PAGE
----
To answer this last question, we brought together a community of stakeholders – including academic healthcare systems and AI experts – to discuss critical concerns such as patient safety and algorithmic bias in workshops.

These in-depth discussions are taking place in conjunction with federal observers such as the U.S. Food and Drug Administration (FDA), Office of the National Health Information Technology Coordinator (ONC), National Institutes of Health ( NIH) and the White House Office of Science. and technology policy.

What makes CHAI’s work important and extremely relevant – beyond its mission – is timing. We are at an inflection point where AI is poised to take off exponentially if we can come together to harmonize standards and reporting for AI in healthcare and educate end users on how to assess these technologies to encourage their adoption. We have little time to develop and recommend shared standards and industry practices that ensure all communities will benefit in the future.

Dr AS Saria

“AI as a field is changing very rapidly. As a result, there is varying expertise among groups on how to apply it correctly and assess whether what they have implemented is working. There is an opportunity important to accelerate the adoption of AI by sharing best practices and developing safeguards that the wider community (government, payers and provider groups) can benefit from.

Q: What are the biggest challenges to applying AI in healthcare today, and how will the Coalition’s work help overcome some of them?

Dr. Anderson:

“Understanding and trust are definitely two of the biggest issues today from a patient perspective.

For example, as a physician, I have to ask myself, “Does my patient understand the role machine learning plays in their healthcare?” And, “should my patient believe that an algorithm was trained on data that reflects their demographics?”

Ultimately, I can’t expect my patients to have confidence in AI if I myself don’t have confidence in how the AI ​​systems and models that help define the policies and interventions are constructed and evaluated. And right now, it’s the lack of consistent standards, guidelines, and transparency that poses a potential threat to trust and adoption.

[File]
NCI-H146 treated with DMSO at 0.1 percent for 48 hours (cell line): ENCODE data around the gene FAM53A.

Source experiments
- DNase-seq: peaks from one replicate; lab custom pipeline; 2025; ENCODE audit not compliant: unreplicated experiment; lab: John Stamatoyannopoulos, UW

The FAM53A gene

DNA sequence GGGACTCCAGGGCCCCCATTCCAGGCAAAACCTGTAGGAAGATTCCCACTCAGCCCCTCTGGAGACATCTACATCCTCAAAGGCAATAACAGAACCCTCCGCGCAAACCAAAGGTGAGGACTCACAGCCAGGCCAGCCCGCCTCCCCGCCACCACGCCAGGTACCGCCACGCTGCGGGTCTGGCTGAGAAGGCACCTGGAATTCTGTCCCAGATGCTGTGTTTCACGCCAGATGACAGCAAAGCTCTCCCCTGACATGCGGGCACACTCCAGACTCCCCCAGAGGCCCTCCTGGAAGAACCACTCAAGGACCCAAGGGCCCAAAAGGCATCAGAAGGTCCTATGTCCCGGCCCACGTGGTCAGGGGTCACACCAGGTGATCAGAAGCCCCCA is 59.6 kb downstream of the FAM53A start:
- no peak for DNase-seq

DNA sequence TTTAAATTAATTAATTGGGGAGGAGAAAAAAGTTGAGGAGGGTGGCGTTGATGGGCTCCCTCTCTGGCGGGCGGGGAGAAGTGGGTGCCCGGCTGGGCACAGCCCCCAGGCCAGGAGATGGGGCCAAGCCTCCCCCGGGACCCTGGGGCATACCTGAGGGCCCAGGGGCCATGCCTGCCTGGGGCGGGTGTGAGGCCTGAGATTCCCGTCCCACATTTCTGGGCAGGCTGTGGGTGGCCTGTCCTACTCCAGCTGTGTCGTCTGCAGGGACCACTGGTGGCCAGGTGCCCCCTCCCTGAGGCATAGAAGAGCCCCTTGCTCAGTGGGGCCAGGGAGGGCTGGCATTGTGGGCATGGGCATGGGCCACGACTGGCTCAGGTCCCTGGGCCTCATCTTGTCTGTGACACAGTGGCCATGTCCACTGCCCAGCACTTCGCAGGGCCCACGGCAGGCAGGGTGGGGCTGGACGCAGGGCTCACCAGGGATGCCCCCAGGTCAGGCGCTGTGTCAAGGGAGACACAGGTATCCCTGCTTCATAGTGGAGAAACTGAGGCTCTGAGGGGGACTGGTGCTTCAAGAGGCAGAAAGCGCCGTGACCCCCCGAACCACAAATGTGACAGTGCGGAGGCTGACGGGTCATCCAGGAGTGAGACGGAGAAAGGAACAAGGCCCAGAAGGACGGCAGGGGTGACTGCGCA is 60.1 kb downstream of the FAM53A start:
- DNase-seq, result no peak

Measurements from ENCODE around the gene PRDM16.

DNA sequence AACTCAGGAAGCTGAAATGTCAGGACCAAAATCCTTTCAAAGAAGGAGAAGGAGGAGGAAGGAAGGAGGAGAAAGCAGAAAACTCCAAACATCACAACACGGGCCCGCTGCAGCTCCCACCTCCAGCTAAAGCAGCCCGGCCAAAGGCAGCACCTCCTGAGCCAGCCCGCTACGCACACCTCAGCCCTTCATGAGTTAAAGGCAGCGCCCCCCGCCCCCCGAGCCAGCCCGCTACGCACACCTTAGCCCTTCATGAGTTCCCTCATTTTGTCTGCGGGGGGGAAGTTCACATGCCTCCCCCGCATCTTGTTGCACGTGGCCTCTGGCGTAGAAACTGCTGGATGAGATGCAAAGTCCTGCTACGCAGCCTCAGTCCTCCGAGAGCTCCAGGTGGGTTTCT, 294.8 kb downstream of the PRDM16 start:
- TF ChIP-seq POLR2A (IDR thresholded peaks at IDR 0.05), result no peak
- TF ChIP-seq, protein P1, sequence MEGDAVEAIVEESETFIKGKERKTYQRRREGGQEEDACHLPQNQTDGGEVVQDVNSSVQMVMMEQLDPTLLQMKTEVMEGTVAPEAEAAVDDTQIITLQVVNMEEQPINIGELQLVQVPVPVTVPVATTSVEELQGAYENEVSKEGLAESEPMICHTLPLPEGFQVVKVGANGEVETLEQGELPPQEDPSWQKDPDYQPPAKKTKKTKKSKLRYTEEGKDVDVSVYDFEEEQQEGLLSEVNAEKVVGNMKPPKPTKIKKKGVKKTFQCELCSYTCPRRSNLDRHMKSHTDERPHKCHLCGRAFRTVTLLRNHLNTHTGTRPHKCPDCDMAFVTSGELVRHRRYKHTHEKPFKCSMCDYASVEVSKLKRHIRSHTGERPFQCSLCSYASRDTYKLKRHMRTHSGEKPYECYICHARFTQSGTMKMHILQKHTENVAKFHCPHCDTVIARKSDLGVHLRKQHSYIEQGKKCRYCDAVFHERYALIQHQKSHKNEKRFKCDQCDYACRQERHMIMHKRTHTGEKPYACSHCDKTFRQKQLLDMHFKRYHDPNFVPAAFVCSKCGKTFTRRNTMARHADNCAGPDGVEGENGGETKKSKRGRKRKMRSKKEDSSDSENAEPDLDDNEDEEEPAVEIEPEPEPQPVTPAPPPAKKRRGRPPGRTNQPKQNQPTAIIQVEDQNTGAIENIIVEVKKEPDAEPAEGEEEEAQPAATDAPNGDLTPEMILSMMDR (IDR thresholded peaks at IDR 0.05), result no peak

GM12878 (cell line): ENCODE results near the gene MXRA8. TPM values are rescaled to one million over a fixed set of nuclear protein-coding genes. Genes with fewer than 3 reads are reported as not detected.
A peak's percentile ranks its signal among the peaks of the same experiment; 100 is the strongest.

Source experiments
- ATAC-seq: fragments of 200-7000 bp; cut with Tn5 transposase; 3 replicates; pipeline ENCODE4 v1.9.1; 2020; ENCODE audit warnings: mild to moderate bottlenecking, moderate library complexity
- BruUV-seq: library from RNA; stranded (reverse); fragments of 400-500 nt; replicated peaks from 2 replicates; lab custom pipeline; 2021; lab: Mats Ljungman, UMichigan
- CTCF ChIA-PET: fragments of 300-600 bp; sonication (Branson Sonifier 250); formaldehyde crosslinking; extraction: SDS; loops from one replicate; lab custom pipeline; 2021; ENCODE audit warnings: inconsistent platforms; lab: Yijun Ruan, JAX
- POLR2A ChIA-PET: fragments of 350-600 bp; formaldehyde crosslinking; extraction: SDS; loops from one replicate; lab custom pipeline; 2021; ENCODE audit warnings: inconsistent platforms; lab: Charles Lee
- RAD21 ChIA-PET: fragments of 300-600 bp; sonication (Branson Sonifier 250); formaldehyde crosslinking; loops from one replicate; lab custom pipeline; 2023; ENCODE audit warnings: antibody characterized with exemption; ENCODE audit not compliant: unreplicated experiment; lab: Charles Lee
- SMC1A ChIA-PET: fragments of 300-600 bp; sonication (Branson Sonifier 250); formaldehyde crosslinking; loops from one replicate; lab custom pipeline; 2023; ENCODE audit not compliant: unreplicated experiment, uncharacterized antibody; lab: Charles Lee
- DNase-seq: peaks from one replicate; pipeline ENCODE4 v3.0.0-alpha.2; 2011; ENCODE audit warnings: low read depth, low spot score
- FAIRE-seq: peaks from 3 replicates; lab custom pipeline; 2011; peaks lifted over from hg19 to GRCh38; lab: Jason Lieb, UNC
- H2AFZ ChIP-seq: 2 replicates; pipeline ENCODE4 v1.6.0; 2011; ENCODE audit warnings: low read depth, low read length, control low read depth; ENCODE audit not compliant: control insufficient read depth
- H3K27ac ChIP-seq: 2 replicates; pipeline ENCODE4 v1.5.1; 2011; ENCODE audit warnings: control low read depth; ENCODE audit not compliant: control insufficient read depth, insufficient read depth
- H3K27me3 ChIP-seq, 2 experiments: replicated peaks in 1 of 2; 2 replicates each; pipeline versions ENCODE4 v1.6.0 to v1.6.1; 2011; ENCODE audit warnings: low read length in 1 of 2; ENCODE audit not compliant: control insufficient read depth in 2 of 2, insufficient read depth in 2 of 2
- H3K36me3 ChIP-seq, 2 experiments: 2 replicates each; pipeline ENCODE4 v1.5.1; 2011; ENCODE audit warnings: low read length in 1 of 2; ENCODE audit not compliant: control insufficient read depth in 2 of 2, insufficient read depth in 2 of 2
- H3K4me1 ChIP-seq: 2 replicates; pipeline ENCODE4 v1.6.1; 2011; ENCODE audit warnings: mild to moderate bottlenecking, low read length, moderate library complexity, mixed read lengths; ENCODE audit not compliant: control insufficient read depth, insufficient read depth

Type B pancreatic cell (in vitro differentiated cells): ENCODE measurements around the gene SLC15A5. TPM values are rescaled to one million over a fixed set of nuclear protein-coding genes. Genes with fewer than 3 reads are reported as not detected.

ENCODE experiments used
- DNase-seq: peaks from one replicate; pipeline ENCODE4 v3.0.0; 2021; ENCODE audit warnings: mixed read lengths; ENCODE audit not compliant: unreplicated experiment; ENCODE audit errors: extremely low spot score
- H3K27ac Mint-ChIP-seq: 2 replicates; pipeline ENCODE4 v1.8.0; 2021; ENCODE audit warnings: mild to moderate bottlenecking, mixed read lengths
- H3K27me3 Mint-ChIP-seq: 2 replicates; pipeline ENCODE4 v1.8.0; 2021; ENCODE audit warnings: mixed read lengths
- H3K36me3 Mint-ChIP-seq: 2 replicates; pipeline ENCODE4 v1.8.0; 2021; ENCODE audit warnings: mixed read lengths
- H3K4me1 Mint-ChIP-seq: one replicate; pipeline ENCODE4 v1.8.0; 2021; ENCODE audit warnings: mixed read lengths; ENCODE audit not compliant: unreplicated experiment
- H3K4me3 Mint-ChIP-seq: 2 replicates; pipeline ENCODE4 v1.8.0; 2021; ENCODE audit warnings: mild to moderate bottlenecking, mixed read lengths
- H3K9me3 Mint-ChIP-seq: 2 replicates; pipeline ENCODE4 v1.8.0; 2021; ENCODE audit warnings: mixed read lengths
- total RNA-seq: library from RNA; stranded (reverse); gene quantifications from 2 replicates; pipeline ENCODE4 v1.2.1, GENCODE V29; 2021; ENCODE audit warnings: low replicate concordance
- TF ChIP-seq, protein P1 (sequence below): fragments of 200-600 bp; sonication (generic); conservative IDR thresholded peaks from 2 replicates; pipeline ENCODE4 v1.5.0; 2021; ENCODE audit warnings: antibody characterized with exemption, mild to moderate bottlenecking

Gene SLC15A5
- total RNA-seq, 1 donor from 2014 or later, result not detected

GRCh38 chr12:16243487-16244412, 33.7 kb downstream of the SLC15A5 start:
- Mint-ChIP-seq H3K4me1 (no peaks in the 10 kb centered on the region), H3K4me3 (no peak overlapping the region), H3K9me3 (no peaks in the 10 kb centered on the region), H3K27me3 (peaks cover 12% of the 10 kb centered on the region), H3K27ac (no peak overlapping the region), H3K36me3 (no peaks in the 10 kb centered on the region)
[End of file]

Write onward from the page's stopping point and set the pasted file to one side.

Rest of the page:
Too often, frameworks are discussed or deployed after widespread adoption of a technology. CHAI is trying to get a head start while Health AI is still in its infancy, to help determine the rules of the road to ensure the most positive impact for as many patients as possible.

Dr AS Saria

“CHAI brings together a diverse group of individuals with deep expertise in AI and AI for health, its translation into different use cases, regulatory and reimbursement knowledge, and diverse policy levers to accelerate safe adoption.”

Q: What does the Coalition hope to accomplish over the next 2-3 years? What would a “successful” outcome look like for the coalition?

Dr. Anderson:

“CHAI is evolving rapidly. After a summer and fall of meetings – both virtual and in-person – we are rapidly finalizing our framework and recommendations to be shared publicly by the end of the year. Although the short-term goal is to release a framework, consider it a 1.0 offering.

Given the speed at which AI is advancing, we expect that the initial framework and recommendations will need to be adjusted and calibrated as we study the impact of care and develop actionable data.

However, one thing that will not change is the prioritization of CHAI principles around patient safety, reliability, fairness, transparency and trust.